Published : Wednesday, March 22, 2017 | 5:01 AM
Pasadena’s ArtCenter College of Design will offer a new minor in Design for Social Innovation program beginning this summer in response to an increasing demand for this type of specialization in public and private sector organizations.
The minor is the brainchild of the college’s pioneering Designmatters department, which has been leading the conversation about design’s vital role in addressing society’s most pressing challenges for more than 15 years.
“It is very meaningful to satisfy the demand for this dynamic curriculum and meet the needs of our impressive students who are passionate about social innovation and dedicated to making a positive difference on society locally and globally,” Mariana Amatullo, co-founder and vice president of the Designmatters Department, said. “By implementing a minor in the field, we provide students with a specialized toolkit of skills based on experiential learning gained by tackling real-world, real-time issues that highlight the role of art and design in catalyzing social-innovation outcomes.”
Candidates for the minor are students who crave the mastery of multidisciplinary skills and the collaborative mindset needed to propel innovation at prestigious companies and organizations including UNICEF, IBM, Samsung and many more.
Among some of the award-winning work conceived by ArtCenter students excelling in design for social innovation include The Healing Tree, a comprehensive system to guide children who suffer from severe burns and their families through an improved treatment and healing experience, designed by environmental design student Alvin Oei; and Safe Agua, a multi-year design and research initiative that has yielded a number of innovative products and services to help families overcome water poverty in Chile, Peru and Colombia.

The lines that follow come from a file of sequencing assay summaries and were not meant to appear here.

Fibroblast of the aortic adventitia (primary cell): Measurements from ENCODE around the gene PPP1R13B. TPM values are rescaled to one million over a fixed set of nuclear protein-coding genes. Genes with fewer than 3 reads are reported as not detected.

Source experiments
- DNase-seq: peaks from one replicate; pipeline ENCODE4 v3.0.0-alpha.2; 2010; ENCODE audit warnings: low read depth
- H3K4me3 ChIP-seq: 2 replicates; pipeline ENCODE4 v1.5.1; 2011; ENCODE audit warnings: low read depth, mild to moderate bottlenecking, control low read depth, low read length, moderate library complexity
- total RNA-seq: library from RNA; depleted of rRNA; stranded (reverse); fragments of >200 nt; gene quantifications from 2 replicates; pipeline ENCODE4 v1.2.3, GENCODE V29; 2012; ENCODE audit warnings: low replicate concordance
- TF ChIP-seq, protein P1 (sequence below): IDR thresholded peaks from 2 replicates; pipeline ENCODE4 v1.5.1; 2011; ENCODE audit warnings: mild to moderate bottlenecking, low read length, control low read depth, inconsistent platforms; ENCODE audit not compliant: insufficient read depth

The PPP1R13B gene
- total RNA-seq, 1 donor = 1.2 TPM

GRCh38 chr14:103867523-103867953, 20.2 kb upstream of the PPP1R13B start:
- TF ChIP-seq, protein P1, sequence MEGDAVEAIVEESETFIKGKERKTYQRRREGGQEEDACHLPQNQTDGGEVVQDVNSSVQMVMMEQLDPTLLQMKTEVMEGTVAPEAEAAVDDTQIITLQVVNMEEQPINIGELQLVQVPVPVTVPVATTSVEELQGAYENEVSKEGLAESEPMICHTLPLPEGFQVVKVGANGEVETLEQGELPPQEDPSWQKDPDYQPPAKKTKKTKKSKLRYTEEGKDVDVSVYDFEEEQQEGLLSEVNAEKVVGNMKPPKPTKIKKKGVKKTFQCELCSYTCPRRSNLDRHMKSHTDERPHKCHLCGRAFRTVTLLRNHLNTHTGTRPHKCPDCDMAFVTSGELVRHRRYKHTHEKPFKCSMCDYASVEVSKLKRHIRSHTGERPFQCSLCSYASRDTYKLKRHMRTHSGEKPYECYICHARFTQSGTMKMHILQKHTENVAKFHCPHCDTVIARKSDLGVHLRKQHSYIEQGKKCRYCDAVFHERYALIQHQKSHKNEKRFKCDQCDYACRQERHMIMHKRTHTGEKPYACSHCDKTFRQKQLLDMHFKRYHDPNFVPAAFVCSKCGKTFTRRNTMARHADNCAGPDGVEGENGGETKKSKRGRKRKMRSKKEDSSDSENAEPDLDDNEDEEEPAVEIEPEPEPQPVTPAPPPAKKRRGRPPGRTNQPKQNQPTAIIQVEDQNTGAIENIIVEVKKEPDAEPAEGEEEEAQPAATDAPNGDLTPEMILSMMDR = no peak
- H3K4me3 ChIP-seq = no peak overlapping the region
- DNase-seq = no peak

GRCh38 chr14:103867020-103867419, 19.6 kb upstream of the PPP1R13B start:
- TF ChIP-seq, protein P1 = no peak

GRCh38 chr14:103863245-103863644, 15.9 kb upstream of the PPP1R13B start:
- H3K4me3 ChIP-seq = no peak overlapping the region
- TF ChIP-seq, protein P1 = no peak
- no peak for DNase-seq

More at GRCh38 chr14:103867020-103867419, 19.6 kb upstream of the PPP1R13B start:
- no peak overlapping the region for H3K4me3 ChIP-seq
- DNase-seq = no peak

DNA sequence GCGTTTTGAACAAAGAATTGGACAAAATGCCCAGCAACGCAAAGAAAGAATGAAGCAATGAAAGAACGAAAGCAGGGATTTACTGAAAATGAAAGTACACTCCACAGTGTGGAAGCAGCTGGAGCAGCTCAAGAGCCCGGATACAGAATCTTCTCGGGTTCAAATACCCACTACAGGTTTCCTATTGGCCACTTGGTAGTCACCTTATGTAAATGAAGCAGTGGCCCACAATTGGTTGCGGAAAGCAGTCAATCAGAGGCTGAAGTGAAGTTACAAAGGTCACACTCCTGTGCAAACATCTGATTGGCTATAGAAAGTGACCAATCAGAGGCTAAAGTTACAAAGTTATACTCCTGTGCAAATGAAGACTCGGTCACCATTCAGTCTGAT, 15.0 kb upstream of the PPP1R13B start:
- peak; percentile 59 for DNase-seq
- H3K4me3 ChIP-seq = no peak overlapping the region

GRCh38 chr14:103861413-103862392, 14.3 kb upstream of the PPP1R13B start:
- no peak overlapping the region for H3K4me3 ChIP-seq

Other projects include Es Tiempo, a multi-faceted communications campaign, in partnership with the USC Keck School of Medicine and the USC Annenberg School for Communication and Journalism, to raise awareness and support for the prevention and treatment of cervical cancer among Latinas living in Los Angeles; Flo, developed for young girls in third-world countries dealing with the challenges of menstruation without proper sanitary products; and Where’s Daryl, a violence and gun prevention teacher-toolkit designed to serve a diverse population of at-risk youth.
Initially, the minor will be offered in six departments that have a significant population of students with interest in the specialization. Those departments are Graphic Design, Interaction Design, Product Design, Environmental Design, Illustration and Fine Art. Students from other majors will be able to apply on a case-by-case basis.
The minor formalizes and expands upon an existing Designmatters concentration launched in 2010. The new specialization offers students a curriculum comprised of 21 units designed to be completed within the time typically required to obtain a degree.
Students seeking the minor will enroll in a mix of studio courses, transdisciplinary studio requirements and courses in the Humanities and Sciences.